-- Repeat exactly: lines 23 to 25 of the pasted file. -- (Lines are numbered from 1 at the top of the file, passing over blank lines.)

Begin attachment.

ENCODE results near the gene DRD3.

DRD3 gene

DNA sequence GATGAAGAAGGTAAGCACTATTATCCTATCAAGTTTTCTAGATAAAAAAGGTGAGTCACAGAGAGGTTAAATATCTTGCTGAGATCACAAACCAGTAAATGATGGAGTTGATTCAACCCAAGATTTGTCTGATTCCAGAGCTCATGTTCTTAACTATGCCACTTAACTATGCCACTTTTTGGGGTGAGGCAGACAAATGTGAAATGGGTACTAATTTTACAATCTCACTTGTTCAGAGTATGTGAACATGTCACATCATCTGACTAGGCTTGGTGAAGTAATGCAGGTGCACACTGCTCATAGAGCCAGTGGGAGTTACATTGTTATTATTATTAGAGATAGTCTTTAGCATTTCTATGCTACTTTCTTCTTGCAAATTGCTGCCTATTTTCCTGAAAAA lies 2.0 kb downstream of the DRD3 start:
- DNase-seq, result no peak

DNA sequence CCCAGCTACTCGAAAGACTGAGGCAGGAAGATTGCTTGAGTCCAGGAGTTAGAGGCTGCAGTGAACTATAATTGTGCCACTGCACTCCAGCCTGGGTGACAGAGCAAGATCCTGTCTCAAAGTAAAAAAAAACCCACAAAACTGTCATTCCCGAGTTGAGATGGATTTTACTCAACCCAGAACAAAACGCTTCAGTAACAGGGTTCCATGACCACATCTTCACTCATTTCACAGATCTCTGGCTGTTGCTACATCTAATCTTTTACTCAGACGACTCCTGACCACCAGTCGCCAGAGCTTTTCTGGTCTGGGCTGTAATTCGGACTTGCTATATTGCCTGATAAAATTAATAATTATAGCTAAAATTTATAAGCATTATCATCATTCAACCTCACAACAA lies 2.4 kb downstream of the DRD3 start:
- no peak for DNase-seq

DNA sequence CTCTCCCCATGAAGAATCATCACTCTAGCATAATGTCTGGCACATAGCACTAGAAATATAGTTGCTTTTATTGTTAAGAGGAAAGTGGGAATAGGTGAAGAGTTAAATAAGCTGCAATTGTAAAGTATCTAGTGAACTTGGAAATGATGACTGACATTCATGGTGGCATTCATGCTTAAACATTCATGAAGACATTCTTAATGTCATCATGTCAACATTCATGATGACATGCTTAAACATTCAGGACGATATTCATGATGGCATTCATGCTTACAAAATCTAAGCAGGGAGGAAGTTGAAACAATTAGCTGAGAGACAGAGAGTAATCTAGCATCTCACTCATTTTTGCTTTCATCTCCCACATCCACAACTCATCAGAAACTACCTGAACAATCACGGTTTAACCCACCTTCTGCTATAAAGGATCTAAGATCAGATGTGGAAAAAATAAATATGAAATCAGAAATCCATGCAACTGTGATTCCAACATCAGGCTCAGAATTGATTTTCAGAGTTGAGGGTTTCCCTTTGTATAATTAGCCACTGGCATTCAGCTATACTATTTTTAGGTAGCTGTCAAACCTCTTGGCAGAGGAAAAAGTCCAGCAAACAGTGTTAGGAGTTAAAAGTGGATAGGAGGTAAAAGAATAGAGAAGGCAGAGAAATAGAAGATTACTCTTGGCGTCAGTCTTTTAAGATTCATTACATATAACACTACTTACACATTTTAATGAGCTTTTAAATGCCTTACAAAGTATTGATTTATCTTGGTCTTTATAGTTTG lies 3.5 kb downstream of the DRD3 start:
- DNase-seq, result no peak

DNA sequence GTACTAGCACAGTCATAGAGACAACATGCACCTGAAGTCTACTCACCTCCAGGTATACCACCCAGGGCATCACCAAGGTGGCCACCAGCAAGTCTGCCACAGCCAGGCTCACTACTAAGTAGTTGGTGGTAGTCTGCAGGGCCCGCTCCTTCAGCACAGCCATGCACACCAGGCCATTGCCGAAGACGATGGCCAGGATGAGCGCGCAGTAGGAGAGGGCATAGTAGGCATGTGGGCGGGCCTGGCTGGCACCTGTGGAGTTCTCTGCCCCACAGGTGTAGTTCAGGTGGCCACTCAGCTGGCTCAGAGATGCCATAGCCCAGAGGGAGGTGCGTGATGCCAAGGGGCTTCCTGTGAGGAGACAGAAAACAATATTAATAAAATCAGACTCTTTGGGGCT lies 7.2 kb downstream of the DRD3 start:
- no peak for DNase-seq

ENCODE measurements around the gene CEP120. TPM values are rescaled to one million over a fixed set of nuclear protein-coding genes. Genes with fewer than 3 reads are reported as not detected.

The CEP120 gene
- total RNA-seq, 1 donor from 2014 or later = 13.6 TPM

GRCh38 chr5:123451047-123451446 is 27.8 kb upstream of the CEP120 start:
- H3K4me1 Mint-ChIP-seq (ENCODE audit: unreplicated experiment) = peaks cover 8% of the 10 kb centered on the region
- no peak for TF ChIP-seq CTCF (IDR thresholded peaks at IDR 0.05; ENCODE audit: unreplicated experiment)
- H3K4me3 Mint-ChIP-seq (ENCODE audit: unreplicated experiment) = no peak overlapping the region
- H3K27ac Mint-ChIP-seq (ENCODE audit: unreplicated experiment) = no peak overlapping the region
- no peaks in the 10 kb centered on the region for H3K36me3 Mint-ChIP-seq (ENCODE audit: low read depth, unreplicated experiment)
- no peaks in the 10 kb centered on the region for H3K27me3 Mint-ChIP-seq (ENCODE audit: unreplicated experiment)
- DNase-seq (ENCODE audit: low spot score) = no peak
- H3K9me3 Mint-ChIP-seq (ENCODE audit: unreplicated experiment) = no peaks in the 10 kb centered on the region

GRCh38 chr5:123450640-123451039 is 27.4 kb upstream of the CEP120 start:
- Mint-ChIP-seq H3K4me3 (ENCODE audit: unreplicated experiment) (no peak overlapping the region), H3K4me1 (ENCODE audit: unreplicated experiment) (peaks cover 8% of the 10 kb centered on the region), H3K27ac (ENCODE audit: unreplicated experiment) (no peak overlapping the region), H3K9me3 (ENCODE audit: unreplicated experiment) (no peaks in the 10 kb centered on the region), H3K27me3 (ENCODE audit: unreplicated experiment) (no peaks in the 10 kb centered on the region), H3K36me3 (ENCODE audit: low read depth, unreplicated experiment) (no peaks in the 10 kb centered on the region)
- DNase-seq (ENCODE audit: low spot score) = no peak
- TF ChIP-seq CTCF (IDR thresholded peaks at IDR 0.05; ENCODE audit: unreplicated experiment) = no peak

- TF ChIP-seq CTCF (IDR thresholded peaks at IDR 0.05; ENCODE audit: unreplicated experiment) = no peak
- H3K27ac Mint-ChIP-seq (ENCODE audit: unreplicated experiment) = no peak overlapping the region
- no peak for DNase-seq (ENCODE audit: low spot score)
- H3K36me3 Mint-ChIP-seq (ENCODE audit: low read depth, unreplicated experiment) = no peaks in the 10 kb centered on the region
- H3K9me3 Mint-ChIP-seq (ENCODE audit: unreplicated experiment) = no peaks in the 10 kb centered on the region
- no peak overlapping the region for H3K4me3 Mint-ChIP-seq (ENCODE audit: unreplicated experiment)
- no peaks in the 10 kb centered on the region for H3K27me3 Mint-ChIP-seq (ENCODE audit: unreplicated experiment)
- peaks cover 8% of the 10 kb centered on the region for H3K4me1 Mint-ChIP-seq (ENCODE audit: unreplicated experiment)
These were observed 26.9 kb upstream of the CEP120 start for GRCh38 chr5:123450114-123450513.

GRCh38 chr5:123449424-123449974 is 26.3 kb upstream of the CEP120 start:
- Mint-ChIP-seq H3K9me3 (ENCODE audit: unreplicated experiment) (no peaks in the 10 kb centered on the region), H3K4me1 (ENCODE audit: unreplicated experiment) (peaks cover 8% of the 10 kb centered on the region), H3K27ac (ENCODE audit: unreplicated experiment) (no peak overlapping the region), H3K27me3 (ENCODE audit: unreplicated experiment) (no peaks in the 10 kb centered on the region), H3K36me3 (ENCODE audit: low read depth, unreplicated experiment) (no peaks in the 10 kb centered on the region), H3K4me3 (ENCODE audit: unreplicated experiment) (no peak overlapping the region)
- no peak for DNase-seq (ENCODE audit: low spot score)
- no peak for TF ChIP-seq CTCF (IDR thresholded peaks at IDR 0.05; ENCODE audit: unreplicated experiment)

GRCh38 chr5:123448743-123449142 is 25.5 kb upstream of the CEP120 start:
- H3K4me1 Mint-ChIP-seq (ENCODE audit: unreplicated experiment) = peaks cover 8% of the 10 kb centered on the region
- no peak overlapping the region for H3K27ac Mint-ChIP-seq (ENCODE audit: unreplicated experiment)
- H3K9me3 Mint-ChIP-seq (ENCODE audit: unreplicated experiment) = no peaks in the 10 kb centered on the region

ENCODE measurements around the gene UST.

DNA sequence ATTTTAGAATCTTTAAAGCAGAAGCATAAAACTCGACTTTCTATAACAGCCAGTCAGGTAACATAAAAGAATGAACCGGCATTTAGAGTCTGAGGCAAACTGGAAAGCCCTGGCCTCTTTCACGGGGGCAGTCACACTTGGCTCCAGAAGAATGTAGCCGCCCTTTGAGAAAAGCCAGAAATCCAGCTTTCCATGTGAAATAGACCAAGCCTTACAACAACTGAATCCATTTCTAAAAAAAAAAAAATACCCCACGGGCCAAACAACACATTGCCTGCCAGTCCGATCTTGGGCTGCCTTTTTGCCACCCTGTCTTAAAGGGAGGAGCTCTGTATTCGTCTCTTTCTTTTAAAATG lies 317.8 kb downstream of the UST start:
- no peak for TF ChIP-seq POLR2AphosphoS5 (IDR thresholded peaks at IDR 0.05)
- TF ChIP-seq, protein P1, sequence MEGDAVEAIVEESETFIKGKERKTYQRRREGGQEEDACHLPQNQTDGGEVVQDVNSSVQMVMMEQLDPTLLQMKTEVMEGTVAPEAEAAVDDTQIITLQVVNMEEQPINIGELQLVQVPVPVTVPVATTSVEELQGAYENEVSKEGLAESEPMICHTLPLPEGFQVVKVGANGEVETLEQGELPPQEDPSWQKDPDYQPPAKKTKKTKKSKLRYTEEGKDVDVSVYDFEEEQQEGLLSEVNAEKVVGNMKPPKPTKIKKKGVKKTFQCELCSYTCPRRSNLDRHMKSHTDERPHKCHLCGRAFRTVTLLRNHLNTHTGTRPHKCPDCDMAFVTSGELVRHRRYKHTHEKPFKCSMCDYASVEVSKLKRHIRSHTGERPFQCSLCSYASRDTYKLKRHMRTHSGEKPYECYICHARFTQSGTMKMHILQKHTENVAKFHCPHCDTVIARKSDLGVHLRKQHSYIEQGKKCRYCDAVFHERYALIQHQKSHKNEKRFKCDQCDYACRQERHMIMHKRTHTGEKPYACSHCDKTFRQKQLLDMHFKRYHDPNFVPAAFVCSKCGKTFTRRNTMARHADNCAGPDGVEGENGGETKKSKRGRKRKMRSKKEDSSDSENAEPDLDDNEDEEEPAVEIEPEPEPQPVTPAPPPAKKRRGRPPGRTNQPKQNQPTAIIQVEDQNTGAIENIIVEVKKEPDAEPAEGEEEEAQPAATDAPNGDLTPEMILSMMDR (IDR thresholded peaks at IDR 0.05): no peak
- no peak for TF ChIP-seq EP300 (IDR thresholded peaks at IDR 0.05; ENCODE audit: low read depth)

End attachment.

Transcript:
GRCh38 chr5:123450640-123451039 is 27.4 kb upstream of the CEP120 start:
- Mint-ChIP-seq H3K4me3 (ENCODE audit: unreplicated experiment) (no peak overlapping the region), H3K4me1 (ENCODE audit: unreplicated experiment) (peaks cover 8% of the 10 kb centered on the region), H3K27ac (ENCODE audit: unreplicated experiment) (no peak overlapping the region), H3K9me3 (ENCODE audit: unreplicated experiment) (no peaks in the 10 kb centered on the region), H3K27me3 (ENCODE audit: unreplicated experiment) (no peaks in the 10 kb centered on the region), H3K36me3 (ENCODE audit: low read depth, unreplicated experiment) (no peaks in the 10 kb centered on the region)
- DNase-seq (ENCODE audit: low spot score) = no peak